The following definitions apply to this subchapter:
(1) "Adaptive management" means wolf conservation and management strategies that will maintain a recovered population and ensure natural connectivity and genetic exchange among the wolf populations in Canada, Montana, Idaho, and Wyoming. It establishes resource objectives such as maintenance of a recovered population; it monitors progress towards meeting those objectives; and it adjusts management decisions to meet these resource objectives. Adaptive management directs selection of more conservative or liberal management tools, accordingly. Adaptive management allows the department a full range of tools to ensure a recovered and connected population.
(2) "Agency" means the Department of Fish, Wildlife and Parks or another agency of government authorized by the Department of Fish, Wildlife and Parks through an interagency cooperative agreement.
(3) "Attacking" means the actual biting, wounding, or grasping of livestock or domestic dogs.
(4) "Breeding pair" means an adult male and an adult female wolf with at least two pups on December 31 as referenced in the Montana Gray Wolf Conservation and Management Plan.
(5) "Confirms", "confirmed", or "confirmation" means an incident where the department or USDA Wildlife Services determines through a field investigation of dead or injured livestock that there is reasonable physical evidence that the animal was actually attacked and/or killed by a wolf. The primary confirmation would ordinarily be the presence of bite marks and associated subcutaneous hemorrhaging and tissue damage, indicating that the attack occurred while the victim was alive, as opposed to simply feeding on an already dead animal. Spacing between canine tooth punctures, feeding pattern on the carcass, fresh tracks, scat, hairs rubbed off on fences or brush, and/or eye witness accounts of the attack may help identify the specific species or individual responsible for the depredation. Predation might also be confirmed in the absence of bite marks and associated hemorrhaging (i.e., if much of the carcass has already been consumed by the predator or scavengers) if there is other physical evidence to confirm predation on the live animal. This might include blood spilled or sprayed at a nearby attack site or other evidence of an attack or struggle. There may also be nearby remains of other victims for which there is still sufficient evidence to confirm predation, allowing reasonable inference of confirmed predation on the animal that has been largely consumed.
(6) "Habituated" means readily visible in close proximity to people or structures on a regular basis; not threatened by close proximity and may even be attracted to human presence or human food sources; extremely rare behavior in wild wolves, but typical behavior for released captive wolf or wolf-dog hybrid; for wolves, may or may not involve food conditioning.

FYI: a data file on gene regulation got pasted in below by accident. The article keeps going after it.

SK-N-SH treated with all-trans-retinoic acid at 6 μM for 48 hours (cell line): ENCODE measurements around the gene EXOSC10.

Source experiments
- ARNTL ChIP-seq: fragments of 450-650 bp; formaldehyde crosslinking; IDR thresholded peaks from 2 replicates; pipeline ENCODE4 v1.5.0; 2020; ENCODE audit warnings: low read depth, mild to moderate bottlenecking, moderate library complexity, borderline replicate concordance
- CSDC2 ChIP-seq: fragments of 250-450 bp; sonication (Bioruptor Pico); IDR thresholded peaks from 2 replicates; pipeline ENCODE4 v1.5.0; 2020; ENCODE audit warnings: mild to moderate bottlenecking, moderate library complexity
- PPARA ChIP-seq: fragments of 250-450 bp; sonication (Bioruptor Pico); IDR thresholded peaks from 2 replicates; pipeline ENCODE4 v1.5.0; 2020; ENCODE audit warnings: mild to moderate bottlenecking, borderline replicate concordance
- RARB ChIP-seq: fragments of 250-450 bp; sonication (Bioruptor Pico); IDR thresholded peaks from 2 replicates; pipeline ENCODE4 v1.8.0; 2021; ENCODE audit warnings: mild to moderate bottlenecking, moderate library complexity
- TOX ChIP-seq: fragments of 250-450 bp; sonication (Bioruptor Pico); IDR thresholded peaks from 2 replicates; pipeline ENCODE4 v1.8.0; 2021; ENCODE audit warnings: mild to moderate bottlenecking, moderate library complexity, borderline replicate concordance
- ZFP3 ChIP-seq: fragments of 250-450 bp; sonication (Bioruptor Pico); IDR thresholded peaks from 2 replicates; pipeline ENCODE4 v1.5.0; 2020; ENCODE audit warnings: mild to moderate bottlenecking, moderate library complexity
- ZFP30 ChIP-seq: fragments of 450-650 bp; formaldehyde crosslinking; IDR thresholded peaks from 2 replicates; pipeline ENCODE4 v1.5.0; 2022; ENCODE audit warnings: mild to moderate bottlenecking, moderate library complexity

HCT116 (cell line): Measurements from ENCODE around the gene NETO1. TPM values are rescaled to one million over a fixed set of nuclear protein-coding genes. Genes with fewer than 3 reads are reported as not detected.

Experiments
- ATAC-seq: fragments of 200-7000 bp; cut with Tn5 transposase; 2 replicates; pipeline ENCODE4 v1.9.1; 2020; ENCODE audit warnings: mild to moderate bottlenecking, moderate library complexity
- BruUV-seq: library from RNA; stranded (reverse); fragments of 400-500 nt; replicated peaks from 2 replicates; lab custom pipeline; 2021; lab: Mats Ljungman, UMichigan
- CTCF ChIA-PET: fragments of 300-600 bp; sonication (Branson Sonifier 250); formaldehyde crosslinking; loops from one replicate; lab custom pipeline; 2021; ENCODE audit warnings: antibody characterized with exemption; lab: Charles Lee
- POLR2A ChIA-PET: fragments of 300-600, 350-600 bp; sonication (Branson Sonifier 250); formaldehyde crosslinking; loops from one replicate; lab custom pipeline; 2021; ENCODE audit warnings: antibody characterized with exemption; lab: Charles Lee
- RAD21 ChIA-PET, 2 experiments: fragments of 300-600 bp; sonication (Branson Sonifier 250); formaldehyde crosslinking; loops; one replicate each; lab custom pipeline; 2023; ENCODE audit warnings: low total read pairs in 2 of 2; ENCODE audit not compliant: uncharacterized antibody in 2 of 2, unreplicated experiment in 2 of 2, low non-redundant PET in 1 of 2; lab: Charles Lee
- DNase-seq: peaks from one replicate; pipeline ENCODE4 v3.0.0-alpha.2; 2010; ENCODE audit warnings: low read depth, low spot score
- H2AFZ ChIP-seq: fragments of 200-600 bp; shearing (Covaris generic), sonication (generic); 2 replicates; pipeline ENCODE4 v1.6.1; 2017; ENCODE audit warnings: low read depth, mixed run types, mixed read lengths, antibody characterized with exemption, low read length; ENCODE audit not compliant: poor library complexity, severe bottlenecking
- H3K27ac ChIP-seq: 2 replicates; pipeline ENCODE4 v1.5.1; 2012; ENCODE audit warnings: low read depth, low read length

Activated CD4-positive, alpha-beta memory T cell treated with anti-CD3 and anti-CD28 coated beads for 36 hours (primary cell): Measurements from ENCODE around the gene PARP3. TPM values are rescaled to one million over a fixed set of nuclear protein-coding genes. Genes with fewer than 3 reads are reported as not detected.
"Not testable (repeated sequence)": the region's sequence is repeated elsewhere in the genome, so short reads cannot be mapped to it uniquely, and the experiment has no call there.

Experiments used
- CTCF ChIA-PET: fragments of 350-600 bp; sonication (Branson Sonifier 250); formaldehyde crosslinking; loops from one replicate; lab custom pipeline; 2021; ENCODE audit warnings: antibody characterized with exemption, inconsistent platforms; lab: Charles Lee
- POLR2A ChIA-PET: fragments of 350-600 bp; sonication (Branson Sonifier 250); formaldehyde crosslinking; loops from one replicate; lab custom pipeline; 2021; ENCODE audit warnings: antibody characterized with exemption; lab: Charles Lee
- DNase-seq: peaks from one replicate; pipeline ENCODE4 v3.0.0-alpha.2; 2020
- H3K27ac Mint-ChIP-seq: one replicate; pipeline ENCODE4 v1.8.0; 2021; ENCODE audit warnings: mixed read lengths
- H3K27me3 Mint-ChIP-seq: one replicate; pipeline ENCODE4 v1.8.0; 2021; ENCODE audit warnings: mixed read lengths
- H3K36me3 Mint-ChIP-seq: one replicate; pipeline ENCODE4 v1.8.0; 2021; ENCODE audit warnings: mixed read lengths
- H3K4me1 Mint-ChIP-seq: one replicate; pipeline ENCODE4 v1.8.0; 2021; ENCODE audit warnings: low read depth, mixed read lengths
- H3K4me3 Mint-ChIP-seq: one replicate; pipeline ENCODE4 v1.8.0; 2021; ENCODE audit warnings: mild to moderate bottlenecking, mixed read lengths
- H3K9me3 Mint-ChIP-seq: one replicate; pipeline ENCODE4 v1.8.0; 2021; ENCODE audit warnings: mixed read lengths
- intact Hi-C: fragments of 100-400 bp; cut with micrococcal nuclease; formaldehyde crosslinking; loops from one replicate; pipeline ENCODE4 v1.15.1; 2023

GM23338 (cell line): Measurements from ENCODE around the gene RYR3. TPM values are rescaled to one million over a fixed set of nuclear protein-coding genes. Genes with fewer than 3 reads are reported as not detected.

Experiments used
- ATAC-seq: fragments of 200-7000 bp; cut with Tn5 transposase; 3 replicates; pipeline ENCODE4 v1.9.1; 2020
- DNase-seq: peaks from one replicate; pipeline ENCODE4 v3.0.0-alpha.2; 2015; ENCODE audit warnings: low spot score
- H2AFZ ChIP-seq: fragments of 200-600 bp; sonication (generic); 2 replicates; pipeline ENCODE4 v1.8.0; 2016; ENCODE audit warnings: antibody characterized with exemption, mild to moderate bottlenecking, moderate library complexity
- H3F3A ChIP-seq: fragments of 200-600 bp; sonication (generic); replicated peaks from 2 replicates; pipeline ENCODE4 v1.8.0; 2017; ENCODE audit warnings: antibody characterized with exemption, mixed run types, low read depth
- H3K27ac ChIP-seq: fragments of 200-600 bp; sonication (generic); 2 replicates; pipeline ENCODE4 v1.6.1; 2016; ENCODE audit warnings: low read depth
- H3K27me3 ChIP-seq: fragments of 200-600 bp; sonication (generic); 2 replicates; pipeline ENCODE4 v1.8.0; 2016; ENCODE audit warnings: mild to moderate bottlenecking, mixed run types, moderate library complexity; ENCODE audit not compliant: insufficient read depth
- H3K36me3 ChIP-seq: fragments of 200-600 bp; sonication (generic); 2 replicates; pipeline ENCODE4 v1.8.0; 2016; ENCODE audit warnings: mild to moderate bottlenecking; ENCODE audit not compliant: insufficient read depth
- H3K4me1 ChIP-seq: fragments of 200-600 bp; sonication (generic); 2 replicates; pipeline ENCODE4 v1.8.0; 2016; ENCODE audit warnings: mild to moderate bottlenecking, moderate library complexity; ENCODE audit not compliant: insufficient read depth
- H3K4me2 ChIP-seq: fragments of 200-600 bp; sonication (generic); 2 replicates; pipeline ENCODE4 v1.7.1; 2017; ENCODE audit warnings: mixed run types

(7) "Intentional harassment" means the deliberate and preplanned harassment of a wolf by less than lethal munitions, including but not limited to, 12 gauge shot gun rubber bullets and bean bag shells, that are designed to cause physical discomfort and temporary physical injury but not death. Intentional harassment may also include other devices intended to make noise such as 12 gauge shot gun cracker shells, RAGG boxes, propane cannons, or sirens.
(8) "Lethal control" means killing a wolf except for hunting or trapping by the public as authorized by the commission as part of a regulated public harvest.
(9) "Livestock" means bison as defined in 81-1-101, MCA, cattle, calf, hog, pig, horse, mule, sheep, lamb, llama, goat, herding or guarding animals, rhea, emu, ostrich, donkey, and certain breeds of dogs commonly used for herding or guarding livestock.
(10) "Nonlethal control" means actions intended to decrease the risk of conflict that does not injure or kill a wolf.
(11) "Opportunistic hazing in a noninjurious manner" means harassment, without the conduct of prior purposeful actions, such as yelling and radio activated noise makers, or use of firearms to scare or discourage a wolf in a way that does not injure or kill the wolf.
(12) "Potential threat" means those wolves in immediate proximity to human dwellings, livestock, or domestic dogs.
(13) "Problem wolf" means a wolf that has been confirmed by the department or USDA Wildlife Services to have attacked or been in the act of attacking livestock within the past 45 days.
(14) "Threatening to kill" means the actual chasing, testing, molesting, harassing of livestock or livestock herding/guarding animals that would indicate to a reasonable person that an attack was imminent.
(15) "USDA Wildlife Services" means the Wildlife Services Division of the United States Department of Agriculture, Animal and Plant Health Inspection Service.